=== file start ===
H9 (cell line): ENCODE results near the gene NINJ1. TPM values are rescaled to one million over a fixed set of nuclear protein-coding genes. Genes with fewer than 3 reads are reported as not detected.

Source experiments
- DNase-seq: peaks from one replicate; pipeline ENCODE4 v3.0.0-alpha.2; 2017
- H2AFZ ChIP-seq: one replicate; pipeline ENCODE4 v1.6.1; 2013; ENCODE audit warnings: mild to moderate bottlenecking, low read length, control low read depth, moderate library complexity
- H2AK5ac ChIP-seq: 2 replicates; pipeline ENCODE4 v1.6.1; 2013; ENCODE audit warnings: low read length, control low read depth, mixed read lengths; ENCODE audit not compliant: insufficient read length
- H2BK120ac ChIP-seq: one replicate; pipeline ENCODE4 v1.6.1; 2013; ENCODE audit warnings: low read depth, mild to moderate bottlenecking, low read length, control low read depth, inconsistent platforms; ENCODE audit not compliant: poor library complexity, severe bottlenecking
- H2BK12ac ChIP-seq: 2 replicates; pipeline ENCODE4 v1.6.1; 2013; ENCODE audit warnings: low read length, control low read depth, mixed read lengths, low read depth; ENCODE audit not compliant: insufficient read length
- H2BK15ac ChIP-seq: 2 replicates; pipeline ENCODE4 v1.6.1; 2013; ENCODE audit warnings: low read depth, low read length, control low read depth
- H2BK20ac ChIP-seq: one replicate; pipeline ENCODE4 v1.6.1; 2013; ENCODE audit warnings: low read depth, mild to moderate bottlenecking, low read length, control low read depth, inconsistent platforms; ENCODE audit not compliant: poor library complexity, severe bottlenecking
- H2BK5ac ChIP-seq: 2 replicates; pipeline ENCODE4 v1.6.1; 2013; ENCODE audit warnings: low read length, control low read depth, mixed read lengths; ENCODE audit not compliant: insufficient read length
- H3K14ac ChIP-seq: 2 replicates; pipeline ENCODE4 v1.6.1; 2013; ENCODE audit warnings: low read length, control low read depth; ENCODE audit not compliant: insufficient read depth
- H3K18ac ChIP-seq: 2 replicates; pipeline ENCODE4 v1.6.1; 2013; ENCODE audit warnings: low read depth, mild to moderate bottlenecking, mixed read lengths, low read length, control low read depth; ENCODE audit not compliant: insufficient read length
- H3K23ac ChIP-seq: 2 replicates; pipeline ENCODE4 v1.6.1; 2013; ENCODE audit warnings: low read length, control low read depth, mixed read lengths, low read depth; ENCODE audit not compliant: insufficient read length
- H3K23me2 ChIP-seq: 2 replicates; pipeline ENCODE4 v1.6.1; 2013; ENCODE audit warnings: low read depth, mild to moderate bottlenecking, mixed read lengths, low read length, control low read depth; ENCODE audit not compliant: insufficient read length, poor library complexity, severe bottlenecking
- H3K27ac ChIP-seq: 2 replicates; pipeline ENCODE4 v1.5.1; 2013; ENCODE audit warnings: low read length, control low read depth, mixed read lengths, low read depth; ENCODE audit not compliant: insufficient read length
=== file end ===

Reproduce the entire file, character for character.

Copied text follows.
H9 (cell line): ENCODE results near the gene NINJ1. TPM values are rescaled to one million over a fixed set of nuclear protein-coding genes. Genes with fewer than 3 reads are reported as not detected.

Source experiments
- DNase-seq: peaks from one replicate; pipeline ENCODE4 v3.0.0-alpha.2; 2017
- H2AFZ ChIP-seq: one replicate; pipeline ENCODE4 v1.6.1; 2013; ENCODE audit warnings: mild to moderate bottlenecking, low read length, control low read depth, moderate library complexity
- H2AK5ac ChIP-seq: 2 replicates; pipeline ENCODE4 v1.6.1; 2013; ENCODE audit warnings: low read length, control low read depth, mixed read lengths; ENCODE audit not compliant: insufficient read length
- H2BK120ac ChIP-seq: one replicate; pipeline ENCODE4 v1.6.1; 2013; ENCODE audit warnings: low read depth, mild to moderate bottlenecking, low read length, control low read depth, inconsistent platforms; ENCODE audit not compliant: poor library complexity, severe bottlenecking
- H2BK12ac ChIP-seq: 2 replicates; pipeline ENCODE4 v1.6.1; 2013; ENCODE audit warnings: low read length, control low read depth, mixed read lengths, low read depth; ENCODE audit not compliant: insufficient read length
- H2BK15ac ChIP-seq: 2 replicates; pipeline ENCODE4 v1.6.1; 2013; ENCODE audit warnings: low read depth, low read length, control low read depth
- H2BK20ac ChIP-seq: one replicate; pipeline ENCODE4 v1.6.1; 2013; ENCODE audit warnings: low read depth, mild to moderate bottlenecking, low read length, control low read depth, inconsistent platforms; ENCODE audit not compliant: poor library complexity, severe bottlenecking
- H2BK5ac ChIP-seq: 2 replicates; pipeline ENCODE4 v1.6.1; 2013; ENCODE audit warnings: low read length, control low read depth, mixed read lengths; ENCODE audit not compliant: insufficient read length
- H3K14ac ChIP-seq: 2 replicates; pipeline ENCODE4 v1.6.1; 2013; ENCODE audit warnings: low read length, control low read depth; ENCODE audit not compliant: insufficient read depth
- H3K18ac ChIP-seq: 2 replicates; pipeline ENCODE4 v1.6.1; 2013; ENCODE audit warnings: low read depth, mild to moderate bottlenecking, mixed read lengths, low read length, control low read depth; ENCODE audit not compliant: insufficient read length
- H3K23ac ChIP-seq: 2 replicates; pipeline ENCODE4 v1.6.1; 2013; ENCODE audit warnings: low read length, control low read depth, mixed read lengths, low read depth; ENCODE audit not compliant: insufficient read length
- H3K23me2 ChIP-seq: 2 replicates; pipeline ENCODE4 v1.6.1; 2013; ENCODE audit warnings: low read depth, mild to moderate bottlenecking, mixed read lengths, low read length, control low read depth; ENCODE audit not compliant: insufficient read length, poor library complexity, severe bottlenecking
- H3K27ac ChIP-seq: 2 replicates; pipeline ENCODE4 v1.5.1; 2013; ENCODE audit warnings: low read length, control low read depth, mixed read lengths, low read depth; ENCODE audit not compliant: insufficient read length